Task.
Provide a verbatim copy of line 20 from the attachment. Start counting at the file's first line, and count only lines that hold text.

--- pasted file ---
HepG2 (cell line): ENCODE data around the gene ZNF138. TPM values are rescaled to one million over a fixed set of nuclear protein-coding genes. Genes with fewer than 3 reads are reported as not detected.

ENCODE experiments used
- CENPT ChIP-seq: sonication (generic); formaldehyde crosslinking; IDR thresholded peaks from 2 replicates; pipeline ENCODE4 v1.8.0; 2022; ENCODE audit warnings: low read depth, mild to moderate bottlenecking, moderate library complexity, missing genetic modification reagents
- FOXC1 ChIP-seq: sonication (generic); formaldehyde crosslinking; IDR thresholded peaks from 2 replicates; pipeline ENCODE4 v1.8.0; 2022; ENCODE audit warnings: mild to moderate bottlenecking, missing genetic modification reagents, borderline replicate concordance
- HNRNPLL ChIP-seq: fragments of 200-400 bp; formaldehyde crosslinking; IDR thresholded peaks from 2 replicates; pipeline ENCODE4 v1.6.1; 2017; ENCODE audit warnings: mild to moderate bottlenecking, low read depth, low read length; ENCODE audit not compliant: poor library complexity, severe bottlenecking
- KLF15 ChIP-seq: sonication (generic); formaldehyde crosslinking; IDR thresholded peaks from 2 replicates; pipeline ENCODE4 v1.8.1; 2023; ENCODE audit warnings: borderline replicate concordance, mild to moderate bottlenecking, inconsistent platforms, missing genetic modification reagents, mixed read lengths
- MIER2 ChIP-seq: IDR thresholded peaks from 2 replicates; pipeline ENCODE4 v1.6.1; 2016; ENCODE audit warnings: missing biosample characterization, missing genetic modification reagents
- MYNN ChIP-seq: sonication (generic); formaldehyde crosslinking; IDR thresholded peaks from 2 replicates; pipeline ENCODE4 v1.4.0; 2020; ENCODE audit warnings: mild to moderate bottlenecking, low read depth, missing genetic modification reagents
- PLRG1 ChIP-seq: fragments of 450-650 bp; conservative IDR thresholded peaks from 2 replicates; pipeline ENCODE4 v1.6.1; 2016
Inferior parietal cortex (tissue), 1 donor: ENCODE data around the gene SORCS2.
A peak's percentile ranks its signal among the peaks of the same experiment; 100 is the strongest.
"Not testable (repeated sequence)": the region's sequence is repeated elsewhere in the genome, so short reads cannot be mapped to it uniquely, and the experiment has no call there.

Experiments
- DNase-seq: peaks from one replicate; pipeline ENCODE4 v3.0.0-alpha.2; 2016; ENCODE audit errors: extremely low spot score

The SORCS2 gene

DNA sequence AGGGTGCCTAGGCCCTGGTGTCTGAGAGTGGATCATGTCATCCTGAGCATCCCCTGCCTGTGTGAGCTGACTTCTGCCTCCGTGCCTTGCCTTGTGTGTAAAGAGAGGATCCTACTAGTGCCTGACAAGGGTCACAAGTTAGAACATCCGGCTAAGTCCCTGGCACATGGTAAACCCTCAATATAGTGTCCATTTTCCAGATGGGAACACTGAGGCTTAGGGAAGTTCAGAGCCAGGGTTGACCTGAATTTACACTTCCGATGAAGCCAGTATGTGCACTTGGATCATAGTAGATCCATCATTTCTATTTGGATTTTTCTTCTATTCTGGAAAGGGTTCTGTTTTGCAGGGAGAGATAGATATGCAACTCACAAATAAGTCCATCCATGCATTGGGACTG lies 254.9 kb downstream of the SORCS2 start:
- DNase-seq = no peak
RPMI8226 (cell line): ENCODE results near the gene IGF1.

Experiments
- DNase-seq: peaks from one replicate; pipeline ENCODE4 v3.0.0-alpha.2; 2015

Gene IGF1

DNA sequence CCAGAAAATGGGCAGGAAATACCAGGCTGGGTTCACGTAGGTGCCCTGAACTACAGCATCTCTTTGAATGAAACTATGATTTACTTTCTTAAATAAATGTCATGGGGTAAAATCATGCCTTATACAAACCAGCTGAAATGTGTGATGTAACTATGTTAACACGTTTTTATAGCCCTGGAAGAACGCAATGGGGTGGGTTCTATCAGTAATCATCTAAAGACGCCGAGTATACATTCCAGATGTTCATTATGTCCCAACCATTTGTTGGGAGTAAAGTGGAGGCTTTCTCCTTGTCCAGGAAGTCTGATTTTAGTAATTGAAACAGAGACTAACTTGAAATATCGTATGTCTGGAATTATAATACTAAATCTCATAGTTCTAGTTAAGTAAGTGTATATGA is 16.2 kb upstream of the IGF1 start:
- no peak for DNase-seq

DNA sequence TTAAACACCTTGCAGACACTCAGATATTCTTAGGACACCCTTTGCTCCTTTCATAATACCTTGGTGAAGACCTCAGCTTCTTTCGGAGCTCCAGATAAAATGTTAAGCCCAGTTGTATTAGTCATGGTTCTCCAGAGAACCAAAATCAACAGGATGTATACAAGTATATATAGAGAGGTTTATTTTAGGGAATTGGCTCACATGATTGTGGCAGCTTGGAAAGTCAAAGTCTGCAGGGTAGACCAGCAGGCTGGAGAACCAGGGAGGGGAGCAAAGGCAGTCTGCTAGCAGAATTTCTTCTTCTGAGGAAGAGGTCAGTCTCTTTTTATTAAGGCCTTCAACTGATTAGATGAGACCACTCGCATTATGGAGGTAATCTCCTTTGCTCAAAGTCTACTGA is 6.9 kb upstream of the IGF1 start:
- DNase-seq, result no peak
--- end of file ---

- DNase-seq: peaks from one replicate; pipeline ENCODE4 v3.0.0-alpha.2; 2015